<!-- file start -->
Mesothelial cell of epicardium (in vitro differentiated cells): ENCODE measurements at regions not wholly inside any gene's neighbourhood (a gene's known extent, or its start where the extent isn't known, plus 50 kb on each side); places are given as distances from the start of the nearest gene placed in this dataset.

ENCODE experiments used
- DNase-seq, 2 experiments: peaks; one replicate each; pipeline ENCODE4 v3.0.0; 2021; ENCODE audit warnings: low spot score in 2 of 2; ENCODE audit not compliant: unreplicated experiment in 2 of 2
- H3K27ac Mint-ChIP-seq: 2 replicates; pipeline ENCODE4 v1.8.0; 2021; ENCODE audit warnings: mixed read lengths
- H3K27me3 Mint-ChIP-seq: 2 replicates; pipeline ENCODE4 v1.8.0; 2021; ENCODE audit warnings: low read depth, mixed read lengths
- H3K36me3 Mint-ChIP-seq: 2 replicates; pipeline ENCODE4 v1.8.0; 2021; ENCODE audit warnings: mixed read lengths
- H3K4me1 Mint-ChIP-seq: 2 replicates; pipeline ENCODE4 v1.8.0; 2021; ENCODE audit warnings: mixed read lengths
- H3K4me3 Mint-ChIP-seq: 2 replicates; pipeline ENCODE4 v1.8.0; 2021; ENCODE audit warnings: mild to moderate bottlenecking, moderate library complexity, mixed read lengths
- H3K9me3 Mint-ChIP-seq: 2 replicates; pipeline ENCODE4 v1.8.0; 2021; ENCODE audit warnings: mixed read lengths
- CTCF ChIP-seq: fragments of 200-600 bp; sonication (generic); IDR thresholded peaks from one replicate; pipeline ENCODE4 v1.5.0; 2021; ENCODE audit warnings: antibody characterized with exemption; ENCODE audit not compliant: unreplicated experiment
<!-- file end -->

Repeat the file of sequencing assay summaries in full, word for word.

Mesothelial cell of epicardium (in vitro differentiated cells): ENCODE measurements at regions not wholly inside any gene's neighbourhood (a gene's known extent, or its start where the extent isn't known, plus 50 kb on each side); places are given as distances from the start of the nearest gene placed in this dataset.

ENCODE experiments used
- DNase-seq, 2 experiments: peaks; one replicate each; pipeline ENCODE4 v3.0.0; 2021; ENCODE audit warnings: low spot score in 2 of 2; ENCODE audit not compliant: unreplicated experiment in 2 of 2
- H3K27ac Mint-ChIP-seq: 2 replicates; pipeline ENCODE4 v1.8.0; 2021; ENCODE audit warnings: mixed read lengths
- H3K27me3 Mint-ChIP-seq: 2 replicates; pipeline ENCODE4 v1.8.0; 2021; ENCODE audit warnings: low read depth, mixed read lengths
- H3K36me3 Mint-ChIP-seq: 2 replicates; pipeline ENCODE4 v1.8.0; 2021; ENCODE audit warnings: mixed read lengths
- H3K4me1 Mint-ChIP-seq: 2 replicates; pipeline ENCODE4 v1.8.0; 2021; ENCODE audit warnings: mixed read lengths
- H3K4me3 Mint-ChIP-seq: 2 replicates; pipeline ENCODE4 v1.8.0; 2021; ENCODE audit warnings: mild to moderate bottlenecking, moderate library complexity, mixed read lengths
- H3K9me3 Mint-ChIP-seq: 2 replicates; pipeline ENCODE4 v1.8.0; 2021; ENCODE audit warnings: mixed read lengths
- CTCF ChIP-seq: fragments of 200-600 bp; sonication (generic); IDR thresholded peaks from one replicate; pipeline ENCODE4 v1.5.0; 2021; ENCODE audit warnings: antibody characterized with exemption; ENCODE audit not compliant: unreplicated experiment